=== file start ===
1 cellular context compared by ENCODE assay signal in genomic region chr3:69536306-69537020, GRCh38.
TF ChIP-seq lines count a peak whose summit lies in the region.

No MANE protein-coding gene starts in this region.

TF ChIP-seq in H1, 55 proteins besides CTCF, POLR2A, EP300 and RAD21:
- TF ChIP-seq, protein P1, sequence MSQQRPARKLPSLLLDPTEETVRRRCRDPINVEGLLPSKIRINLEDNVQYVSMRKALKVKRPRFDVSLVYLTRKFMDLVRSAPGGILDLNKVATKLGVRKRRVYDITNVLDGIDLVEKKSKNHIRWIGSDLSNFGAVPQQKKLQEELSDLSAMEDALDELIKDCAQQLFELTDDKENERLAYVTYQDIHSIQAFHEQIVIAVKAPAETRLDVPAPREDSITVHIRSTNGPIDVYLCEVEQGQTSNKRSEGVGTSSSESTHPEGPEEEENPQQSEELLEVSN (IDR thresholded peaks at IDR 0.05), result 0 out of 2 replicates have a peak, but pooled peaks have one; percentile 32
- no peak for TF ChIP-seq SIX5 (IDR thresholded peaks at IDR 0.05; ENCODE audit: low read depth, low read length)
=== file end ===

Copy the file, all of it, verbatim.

1 cellular context compared by ENCODE assay signal in genomic region chr3:69536306-69537020, GRCh38.
TF ChIP-seq lines count a peak whose summit lies in the region.

No MANE protein-coding gene starts in this region.

TF ChIP-seq in H1, 55 proteins besides CTCF, POLR2A, EP300 and RAD21:
- TF ChIP-seq, protein P1, sequence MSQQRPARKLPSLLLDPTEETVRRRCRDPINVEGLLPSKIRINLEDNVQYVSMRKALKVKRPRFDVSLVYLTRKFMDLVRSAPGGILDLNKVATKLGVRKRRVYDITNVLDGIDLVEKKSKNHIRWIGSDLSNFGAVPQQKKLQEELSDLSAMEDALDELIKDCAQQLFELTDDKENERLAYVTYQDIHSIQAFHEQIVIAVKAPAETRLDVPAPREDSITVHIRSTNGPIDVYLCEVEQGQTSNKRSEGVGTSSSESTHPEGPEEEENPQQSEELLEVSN (IDR thresholded peaks at IDR 0.05), result 0 out of 2 replicates have a peak, but pooled peaks have one; percentile 32
- no peak for TF ChIP-seq SIX5 (IDR thresholded peaks at IDR 0.05; ENCODE audit: low read depth, low read length)